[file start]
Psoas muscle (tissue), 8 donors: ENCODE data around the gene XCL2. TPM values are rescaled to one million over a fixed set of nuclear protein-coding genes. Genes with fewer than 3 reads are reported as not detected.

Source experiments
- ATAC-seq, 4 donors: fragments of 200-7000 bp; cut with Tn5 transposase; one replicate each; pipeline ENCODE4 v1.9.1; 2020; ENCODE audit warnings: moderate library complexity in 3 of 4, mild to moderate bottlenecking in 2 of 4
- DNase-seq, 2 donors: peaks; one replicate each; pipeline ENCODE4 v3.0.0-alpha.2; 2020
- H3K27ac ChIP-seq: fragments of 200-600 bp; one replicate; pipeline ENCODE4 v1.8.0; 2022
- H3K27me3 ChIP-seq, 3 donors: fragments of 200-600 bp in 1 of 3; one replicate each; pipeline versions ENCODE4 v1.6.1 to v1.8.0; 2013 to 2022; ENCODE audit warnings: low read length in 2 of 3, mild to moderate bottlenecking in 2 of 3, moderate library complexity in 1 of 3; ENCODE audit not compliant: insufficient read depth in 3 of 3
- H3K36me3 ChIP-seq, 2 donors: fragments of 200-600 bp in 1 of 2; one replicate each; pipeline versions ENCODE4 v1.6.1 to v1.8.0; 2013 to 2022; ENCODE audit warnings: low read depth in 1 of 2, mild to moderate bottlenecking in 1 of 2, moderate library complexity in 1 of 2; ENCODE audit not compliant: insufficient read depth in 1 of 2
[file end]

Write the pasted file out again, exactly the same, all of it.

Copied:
Psoas muscle (tissue), 8 donors: ENCODE data around the gene XCL2. TPM values are rescaled to one million over a fixed set of nuclear protein-coding genes. Genes with fewer than 3 reads are reported as not detected.

Source experiments
- ATAC-seq, 4 donors: fragments of 200-7000 bp; cut with Tn5 transposase; one replicate each; pipeline ENCODE4 v1.9.1; 2020; ENCODE audit warnings: moderate library complexity in 3 of 4, mild to moderate bottlenecking in 2 of 4
- DNase-seq, 2 donors: peaks; one replicate each; pipeline ENCODE4 v3.0.0-alpha.2; 2020
- H3K27ac ChIP-seq: fragments of 200-600 bp; one replicate; pipeline ENCODE4 v1.8.0; 2022
- H3K27me3 ChIP-seq, 3 donors: fragments of 200-600 bp in 1 of 3; one replicate each; pipeline versions ENCODE4 v1.6.1 to v1.8.0; 2013 to 2022; ENCODE audit warnings: low read length in 2 of 3, mild to moderate bottlenecking in 2 of 3, moderate library complexity in 1 of 3; ENCODE audit not compliant: insufficient read depth in 3 of 3
- H3K36me3 ChIP-seq, 2 donors: fragments of 200-600 bp in 1 of 2; one replicate each; pipeline versions ENCODE4 v1.6.1 to v1.8.0; 2013 to 2022; ENCODE audit warnings: low read depth in 1 of 2, mild to moderate bottlenecking in 1 of 2, moderate library complexity in 1 of 2; ENCODE audit not compliant: insufficient read depth in 1 of 2